Lizzy Jewell, Head of Communications and Engagement at Working Chance, explained that women require employment support that is gender-specific, trauma-informed, and holds meaning to them. In 2020 Working Chance surveyed almost 800 women with convictions and found that one in three women are interested in jobs in health and social care, and one in five are interested in working for charities.
In July 2021 Working Chance produced a report, Worst-Case Scenario, analysing the compounded disadvantage caused by racism, sexism and the stigma of having a criminal record. The report found that racially minoritised women experience disadvantage at every part of the criminal justice system, and then in the world of work. Racially minoritised people receive longer sentences than white people, delaying the point at which their conviction is spent. Their conviction follows them for longer and is met by stigmatisation in the workplace itself, creating barriers to professional development.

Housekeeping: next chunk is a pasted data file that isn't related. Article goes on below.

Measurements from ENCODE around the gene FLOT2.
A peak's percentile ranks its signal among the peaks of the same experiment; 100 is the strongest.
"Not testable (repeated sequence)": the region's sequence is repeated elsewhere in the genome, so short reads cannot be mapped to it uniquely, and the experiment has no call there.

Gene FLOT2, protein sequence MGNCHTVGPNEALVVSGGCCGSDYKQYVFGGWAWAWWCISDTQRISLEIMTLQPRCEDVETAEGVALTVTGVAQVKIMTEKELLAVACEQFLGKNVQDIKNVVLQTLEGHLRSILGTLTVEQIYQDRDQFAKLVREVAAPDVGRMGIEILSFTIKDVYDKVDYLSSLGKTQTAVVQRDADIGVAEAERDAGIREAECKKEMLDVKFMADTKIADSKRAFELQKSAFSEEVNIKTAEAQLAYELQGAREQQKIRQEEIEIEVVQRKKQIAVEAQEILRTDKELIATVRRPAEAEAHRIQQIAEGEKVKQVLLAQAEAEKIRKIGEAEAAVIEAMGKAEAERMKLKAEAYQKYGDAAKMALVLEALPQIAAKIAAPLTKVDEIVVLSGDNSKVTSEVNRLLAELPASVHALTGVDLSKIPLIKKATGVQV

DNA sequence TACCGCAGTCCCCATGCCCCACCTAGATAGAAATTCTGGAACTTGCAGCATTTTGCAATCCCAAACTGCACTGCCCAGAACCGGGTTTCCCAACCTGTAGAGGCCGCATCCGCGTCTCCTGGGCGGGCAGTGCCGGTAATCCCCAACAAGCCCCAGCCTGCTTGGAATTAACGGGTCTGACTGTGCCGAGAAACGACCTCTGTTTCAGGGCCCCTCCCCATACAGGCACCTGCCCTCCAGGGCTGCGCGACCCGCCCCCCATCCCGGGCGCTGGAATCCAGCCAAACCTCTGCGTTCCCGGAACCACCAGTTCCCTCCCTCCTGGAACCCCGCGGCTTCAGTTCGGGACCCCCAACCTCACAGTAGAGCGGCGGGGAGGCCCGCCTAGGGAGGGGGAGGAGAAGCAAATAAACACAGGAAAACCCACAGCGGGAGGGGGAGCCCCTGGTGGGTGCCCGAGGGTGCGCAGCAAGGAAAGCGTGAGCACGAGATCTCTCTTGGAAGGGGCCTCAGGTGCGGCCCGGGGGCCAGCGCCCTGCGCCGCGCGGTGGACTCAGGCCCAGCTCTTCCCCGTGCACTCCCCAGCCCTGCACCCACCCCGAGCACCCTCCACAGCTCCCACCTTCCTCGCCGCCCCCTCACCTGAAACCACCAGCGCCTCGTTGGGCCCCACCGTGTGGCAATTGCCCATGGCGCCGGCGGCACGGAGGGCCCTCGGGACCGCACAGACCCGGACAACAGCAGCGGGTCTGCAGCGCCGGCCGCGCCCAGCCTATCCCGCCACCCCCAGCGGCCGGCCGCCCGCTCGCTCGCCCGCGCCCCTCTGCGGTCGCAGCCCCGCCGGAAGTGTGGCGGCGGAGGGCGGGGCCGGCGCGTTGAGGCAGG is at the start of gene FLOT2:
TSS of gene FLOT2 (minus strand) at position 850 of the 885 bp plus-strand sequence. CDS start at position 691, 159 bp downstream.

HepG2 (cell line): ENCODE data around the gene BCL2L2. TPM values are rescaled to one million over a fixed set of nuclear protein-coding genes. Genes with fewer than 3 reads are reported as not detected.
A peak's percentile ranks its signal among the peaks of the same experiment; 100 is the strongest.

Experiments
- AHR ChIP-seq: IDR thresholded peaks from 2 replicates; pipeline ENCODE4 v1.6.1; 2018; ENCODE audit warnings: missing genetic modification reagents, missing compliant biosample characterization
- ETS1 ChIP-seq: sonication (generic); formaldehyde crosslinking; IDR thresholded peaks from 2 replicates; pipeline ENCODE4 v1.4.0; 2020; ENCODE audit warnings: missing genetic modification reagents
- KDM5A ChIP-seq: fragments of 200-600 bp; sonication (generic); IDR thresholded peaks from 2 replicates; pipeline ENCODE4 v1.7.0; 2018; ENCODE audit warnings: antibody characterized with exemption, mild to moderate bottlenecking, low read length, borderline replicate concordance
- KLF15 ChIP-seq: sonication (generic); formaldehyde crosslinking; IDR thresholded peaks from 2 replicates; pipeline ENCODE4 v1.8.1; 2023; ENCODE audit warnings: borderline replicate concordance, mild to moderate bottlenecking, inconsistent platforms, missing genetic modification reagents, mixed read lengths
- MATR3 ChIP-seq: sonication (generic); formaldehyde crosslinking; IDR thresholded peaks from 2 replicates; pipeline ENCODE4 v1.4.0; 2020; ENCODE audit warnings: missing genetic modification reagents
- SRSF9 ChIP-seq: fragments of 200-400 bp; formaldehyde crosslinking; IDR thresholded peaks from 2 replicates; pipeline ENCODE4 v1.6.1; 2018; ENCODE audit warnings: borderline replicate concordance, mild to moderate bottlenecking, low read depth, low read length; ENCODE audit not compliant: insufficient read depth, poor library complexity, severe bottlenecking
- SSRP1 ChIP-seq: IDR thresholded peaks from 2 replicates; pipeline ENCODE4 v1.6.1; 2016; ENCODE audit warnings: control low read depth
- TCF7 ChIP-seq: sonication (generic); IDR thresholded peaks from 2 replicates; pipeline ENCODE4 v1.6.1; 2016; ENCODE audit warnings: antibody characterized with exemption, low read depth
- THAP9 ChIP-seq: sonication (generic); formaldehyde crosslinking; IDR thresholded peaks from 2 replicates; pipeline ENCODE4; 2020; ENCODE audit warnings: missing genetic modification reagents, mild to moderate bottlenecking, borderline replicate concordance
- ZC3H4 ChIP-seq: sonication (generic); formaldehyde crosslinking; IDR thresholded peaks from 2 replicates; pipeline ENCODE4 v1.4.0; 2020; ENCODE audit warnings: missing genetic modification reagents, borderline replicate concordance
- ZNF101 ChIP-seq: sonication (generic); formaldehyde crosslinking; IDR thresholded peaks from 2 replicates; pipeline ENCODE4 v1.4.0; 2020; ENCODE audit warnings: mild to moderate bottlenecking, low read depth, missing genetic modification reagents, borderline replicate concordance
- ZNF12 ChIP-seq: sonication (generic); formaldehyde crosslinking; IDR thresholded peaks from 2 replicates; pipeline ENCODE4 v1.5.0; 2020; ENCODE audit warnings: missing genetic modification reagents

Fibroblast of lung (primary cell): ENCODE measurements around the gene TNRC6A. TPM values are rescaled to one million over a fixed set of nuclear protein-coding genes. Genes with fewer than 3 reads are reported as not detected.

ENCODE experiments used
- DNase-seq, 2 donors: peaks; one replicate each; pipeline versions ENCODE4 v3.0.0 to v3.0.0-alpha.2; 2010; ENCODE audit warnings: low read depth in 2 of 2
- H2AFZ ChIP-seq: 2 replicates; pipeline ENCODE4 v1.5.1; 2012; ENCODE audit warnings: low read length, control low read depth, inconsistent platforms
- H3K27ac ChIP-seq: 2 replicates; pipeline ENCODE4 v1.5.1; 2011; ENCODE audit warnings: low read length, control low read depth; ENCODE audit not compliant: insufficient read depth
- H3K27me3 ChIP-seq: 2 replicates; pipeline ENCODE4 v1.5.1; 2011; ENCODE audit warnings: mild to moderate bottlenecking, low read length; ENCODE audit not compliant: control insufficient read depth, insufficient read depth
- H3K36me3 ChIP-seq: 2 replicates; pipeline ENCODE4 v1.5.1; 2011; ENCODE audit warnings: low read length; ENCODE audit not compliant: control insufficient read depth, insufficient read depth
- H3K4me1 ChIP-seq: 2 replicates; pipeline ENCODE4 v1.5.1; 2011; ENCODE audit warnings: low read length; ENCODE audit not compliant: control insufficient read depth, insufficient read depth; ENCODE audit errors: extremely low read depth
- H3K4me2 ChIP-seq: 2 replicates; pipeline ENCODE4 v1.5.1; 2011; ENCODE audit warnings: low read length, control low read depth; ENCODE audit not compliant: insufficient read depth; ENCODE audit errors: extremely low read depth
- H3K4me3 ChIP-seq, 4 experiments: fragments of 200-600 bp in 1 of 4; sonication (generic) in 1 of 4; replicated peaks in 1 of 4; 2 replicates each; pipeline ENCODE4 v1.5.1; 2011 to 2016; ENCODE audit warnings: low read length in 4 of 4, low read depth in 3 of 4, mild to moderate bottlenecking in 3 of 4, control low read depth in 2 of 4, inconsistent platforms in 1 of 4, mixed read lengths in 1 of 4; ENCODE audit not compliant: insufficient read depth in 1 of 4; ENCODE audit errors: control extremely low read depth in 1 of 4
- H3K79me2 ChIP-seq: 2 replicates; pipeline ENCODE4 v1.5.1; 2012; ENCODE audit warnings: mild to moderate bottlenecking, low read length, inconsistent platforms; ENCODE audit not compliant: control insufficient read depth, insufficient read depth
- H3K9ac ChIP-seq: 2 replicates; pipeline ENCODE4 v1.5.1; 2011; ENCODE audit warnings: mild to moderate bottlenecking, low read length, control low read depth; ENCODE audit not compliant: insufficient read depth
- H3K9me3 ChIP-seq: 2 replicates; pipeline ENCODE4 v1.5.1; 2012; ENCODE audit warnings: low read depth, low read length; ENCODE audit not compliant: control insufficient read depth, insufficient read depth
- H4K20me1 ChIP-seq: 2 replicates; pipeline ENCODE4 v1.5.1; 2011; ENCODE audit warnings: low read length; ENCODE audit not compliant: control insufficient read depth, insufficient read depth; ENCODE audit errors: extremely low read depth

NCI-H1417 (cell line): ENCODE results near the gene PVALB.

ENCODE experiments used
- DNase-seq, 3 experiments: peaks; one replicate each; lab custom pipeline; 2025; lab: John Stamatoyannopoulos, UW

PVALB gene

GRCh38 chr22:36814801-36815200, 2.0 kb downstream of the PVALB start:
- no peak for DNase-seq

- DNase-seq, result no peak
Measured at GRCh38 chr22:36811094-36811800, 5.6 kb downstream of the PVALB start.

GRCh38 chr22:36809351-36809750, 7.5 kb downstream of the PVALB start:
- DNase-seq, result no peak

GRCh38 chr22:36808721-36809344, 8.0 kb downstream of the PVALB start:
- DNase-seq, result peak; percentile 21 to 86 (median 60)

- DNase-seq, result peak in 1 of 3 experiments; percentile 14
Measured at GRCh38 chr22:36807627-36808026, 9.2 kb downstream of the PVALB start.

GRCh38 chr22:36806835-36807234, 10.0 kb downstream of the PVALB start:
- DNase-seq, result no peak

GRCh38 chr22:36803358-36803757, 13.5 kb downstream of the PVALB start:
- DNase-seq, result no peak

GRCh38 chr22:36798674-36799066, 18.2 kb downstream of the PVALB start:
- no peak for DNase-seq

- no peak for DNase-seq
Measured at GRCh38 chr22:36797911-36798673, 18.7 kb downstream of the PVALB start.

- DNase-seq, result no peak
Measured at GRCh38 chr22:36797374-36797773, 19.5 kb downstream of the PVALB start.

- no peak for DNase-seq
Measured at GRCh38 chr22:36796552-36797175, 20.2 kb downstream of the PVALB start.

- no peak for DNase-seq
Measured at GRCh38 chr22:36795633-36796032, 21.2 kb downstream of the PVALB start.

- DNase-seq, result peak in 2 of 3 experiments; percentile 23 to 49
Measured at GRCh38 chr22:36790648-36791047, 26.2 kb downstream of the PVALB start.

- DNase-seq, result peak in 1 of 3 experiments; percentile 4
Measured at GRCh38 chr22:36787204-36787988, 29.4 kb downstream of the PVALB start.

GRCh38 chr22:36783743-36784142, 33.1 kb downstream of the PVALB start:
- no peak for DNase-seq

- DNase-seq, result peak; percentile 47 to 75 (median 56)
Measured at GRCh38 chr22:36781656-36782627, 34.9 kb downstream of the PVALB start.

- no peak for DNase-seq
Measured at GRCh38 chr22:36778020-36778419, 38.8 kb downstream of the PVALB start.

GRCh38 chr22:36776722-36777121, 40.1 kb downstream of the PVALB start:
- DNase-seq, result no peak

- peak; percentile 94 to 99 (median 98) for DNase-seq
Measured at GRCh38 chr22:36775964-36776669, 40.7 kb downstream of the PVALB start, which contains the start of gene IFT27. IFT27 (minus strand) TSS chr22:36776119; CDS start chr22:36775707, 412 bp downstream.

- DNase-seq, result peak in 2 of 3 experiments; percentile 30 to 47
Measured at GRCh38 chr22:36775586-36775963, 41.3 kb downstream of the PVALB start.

The discussion highlighted some practical steps EABs could take to prioritise equality and diversity. For example, EABs should reflect the diversity of the prison estate by involving Black, Asian and minority ethnic – led businesses. They should also ensure that analysis of outcomes looks at demographic data to understand which demographics of prison leaver are getting jobs, and which are not, so that support can be better tailored, and the public sector equality duty adhered to.
What about self-employment?
LJ Flanders, Founder of Cell Workout, advocated for the provision of opportunities for self-employment training for people in prison, as many opportunities in the fitness industry are freelance, such as personal training. LJ highlighted the success of The Clink Charity, which provides a pathway for people leaving prison to employment in the catering and horticulture industries. Just as prison kitchens offer training opportunities, LJ said that prison gyms have the capacity to train people to work in the fitness industry and prisons should combine this with the self-employment skills to be freelance. He would like to see EABs include or reach out to fitness industry employers, as it was Virgin who gave LJ his first opportunity to work in a gym after leaving prison.